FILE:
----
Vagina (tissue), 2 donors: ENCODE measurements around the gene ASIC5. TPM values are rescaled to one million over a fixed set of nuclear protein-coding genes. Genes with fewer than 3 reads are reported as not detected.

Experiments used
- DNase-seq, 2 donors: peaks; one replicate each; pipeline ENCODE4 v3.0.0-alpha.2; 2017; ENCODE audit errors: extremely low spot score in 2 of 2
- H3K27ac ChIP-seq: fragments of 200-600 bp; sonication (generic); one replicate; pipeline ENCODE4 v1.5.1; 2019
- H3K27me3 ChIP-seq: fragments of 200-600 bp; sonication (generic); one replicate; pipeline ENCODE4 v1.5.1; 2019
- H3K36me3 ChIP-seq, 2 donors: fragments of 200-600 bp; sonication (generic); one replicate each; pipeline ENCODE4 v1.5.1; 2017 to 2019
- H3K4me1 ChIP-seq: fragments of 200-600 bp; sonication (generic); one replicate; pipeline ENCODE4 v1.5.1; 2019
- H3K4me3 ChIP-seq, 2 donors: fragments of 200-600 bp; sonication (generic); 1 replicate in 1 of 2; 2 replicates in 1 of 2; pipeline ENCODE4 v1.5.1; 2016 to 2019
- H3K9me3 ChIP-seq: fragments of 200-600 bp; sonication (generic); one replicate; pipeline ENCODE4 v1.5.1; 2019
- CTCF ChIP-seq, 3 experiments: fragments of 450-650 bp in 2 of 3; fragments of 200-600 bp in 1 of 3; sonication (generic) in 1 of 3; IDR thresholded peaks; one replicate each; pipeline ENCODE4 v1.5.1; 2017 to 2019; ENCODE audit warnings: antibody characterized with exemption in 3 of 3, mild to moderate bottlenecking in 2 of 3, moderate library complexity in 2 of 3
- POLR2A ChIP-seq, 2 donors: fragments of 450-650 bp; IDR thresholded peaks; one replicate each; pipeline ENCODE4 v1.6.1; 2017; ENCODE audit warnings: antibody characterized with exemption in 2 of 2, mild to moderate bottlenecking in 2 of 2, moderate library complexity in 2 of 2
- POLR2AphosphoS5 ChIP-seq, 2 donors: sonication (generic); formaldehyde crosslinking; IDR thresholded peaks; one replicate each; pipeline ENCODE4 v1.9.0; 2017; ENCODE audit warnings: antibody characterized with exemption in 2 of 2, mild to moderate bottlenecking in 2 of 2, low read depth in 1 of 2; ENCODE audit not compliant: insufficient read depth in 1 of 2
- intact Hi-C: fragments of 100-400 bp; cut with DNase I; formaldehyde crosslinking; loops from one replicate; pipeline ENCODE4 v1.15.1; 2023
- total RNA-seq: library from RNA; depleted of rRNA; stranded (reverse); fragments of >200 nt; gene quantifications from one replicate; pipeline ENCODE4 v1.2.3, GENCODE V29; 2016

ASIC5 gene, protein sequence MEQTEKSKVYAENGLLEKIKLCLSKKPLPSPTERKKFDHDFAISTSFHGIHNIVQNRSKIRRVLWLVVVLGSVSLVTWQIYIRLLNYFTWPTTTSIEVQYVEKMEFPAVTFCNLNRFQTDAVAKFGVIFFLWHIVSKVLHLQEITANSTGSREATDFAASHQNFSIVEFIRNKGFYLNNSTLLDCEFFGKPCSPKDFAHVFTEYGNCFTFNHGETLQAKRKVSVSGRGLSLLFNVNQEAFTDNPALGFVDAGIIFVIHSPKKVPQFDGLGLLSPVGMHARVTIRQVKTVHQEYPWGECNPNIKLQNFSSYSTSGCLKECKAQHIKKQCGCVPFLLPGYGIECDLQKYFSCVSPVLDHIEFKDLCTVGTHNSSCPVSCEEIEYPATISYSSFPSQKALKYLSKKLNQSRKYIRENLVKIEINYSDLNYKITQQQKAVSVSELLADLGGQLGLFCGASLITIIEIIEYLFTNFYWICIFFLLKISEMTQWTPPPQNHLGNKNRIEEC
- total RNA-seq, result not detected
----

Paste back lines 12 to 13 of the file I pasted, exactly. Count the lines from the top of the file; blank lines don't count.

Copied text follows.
- POLR2AphosphoS5 ChIP-seq, 2 donors: sonication (generic); formaldehyde crosslinking; IDR thresholded peaks; one replicate each; pipeline ENCODE4 v1.9.0; 2017; ENCODE audit warnings: antibody characterized with exemption in 2 of 2, mild to moderate bottlenecking in 2 of 2, low read depth in 1 of 2; ENCODE audit not compliant: insufficient read depth in 1 of 2
- intact Hi-C: fragments of 100-400 bp; cut with DNase I; formaldehyde crosslinking; loops from one replicate; pipeline ENCODE4 v1.15.1; 2023